Listen—it is time to quit talking about this and start weeding. You know intuitively that I am spot on about this. The growth and fruitfulness of the Kingdom of God in your life, and in your family, is riding on you being bold enough and wise enough to start pulling and chucking the weeds right out of your life.

I will pray for you, and I hope you will pray for me. I won’t kid you—it won’t be easy. In fact, it will be the toughest thing you have ever done. Furthermore, those thorny thistles love to sprout back—even after you have ripped them out by the roots. So what you have to do is watch out for them every day. No, spiritual weeding is not easy, but it is worth the fruit! So get after it; I will, too!

Happy gardening!

“Pride gets no pleasure out of having something, only out of having more of it than the next man.” ~C.S. Lewis

Reflect and Apply: Thankfully, we are never left to go it alone in the things authentic Christianity requires of us—even in spiritual weeding. God is ready to help—to strengthen and encourage you. Try offering this prayer to God for his assistance: Father, I desire your Kingdom to fully come in my life. Yet I must confess that the desire for the things of this world have a strong pull on me. Strengthen me with boldness and wisdom for the self-weeding that must be done in me.”

Fruit Inspectors

Matthew 6:5-7:29

“You will know them by their fruits.” ~Matthew 7:16

My father used to say, “The Bible says we’re not supposed to judge, but it doesn’t say we shouldn’t be inspecting the fruit.” That’s pretty sage advice in light of what Jesus taught.

The world likes to quote Jesus’ words in Matthew 7:1, “Judge not, that you be not judged.” That verse has been used like a sledgehammer against Christians who take a moral stand on just about any issue in our culture today. But Jesus never intended his words to intimidate believers into moral silence. We have been called to “speak the truth in love” (Ephesians 4:15), compelling people to a higher way while avoiding the sin of self-righteousness and judgmentalism that truly is a turn off to everyone—sinners, saints and even God himself.

When Jesus spoke against judging in Matthew 7:1-8, he was specifically taking a stand against what had become the national pastime in Israel—evaluating people’s spirituality by their outward observance of the minutiae of the law and their acts of religious piety. That’s why Jesus said in Matthew 7:21-23 that there will be those who stand before God claiming good deeds as their meal ticket to eternal life, but will be refused entrance. Good deeds won’t get you to God—only grace will.

So how do we know who is good with God and who is not? How do we know we are secure in our salvation? Easy! Just inspect the fruit being produced from one’s life:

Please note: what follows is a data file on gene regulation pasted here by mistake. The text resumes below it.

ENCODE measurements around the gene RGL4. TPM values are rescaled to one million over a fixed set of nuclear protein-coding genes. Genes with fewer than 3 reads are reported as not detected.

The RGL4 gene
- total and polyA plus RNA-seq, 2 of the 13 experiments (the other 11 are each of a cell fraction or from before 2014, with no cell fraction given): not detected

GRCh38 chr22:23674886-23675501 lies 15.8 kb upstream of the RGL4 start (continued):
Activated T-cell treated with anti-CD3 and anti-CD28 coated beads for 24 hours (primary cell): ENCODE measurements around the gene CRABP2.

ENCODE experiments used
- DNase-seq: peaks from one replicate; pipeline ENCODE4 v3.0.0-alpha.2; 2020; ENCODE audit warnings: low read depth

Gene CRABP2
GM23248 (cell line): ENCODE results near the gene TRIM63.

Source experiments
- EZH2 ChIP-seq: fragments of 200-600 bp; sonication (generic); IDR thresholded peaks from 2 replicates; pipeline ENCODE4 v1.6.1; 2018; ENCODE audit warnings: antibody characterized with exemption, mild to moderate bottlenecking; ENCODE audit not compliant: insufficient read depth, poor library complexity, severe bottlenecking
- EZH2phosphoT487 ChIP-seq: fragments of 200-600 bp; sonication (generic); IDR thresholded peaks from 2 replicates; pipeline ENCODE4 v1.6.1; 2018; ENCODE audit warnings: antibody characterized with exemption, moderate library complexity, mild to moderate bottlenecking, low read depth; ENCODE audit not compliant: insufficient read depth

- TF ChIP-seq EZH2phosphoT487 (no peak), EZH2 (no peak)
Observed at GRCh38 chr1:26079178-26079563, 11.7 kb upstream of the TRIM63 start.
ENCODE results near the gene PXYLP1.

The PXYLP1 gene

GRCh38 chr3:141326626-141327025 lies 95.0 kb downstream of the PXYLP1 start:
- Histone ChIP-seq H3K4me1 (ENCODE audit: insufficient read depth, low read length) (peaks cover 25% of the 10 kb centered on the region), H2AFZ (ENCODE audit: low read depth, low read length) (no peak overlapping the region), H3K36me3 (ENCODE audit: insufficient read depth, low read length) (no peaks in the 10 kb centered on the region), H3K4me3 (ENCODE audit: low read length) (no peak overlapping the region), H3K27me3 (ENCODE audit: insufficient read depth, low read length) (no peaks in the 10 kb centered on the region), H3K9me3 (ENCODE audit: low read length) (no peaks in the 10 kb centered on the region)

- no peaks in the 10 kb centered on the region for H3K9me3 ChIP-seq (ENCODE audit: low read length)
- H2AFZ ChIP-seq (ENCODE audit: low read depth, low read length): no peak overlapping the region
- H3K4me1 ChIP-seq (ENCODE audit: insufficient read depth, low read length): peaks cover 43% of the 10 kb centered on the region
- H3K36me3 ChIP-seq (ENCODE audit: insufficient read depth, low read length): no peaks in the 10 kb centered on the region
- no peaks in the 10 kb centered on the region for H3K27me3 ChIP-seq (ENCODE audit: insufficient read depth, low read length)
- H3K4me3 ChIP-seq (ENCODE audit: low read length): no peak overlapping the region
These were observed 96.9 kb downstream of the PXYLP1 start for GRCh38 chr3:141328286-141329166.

• Is there the fruit of repentance? John the Baptist called attention to that in Matthew 3:8. This is the first fruit of a God-honoring life.
  • Is there the fruit that comes from abiding in Christ? Jesus addressed this in John 15, saying that when a believer is fundamentally connected to him, the True Vine, there will be much fruit.
  • Is there the fruit of souls that a believer has led to Jesus? Paul speaks of this in Romans 15:14-29.
  • Is there the fruit of the Spirit—love, joy, peace, patience, kindness, goodness, faithfulness, gentleness and self-control—that Galatians 5:22-23 says should characterize every believer?
  • Is there the fruit of the light that consists in all goodness, righteousness and truth? Paul addressed this in Ephesians 5:9?
  • Is there the fruit of praise that glorifies God through Jesus Christ to which we are called in Hebrews 13:14-16?

For sure we must avoid the spiritual pitfall of becoming judgmental. Nothing destroys Kingdom life and hinders Kingdom influence quite like that. But we can inspect the fruit…and we should.

And a good place to start is by looking at your own!

“Good works do not make a good man, but a good man does good works.” ~Martin Luther

Reflect and Apply: When you are tempted to judge others, here is a simple prayer that you would do well to first offer up: “O Holy Spirit, I offer my life to you today. Work the work of God in me so that I will bear much of your fruit!”

Exceeding Expectations

Matthew 5:1-6:4

“Therefore, you shall be perfect, just as your Father in heaven is perfect.” ~Matthew 5:48

Perfection, according to Jesus, is at the top of the list of kingdom requirements for you and me. That is what he said at the end of Matthew 5: Be perfect, just like God.

You really need to spend more than one sitting to absorb all that Jesus said here in this chapter. This has been called the “Sermon on the Mount”, and it extends clear through chapter 7. Truly, it is the greatest sermon ever preached. Rather than speaking to massive throngs of seekers, Jesus huddled with his disciples and began to explain for them what life in the kingdom of God was to be about.

As you read through Christ’s teachings, you begin to realize that rather than backing down from the rigid, legalistic, impossible, burdensome demands of Jewish law, Jesus was actually calling his followers to a much higher standard. He wasn’t asking for less, he was asking for more. He was revealing what God really required for anyone who wanted to be one of his true children.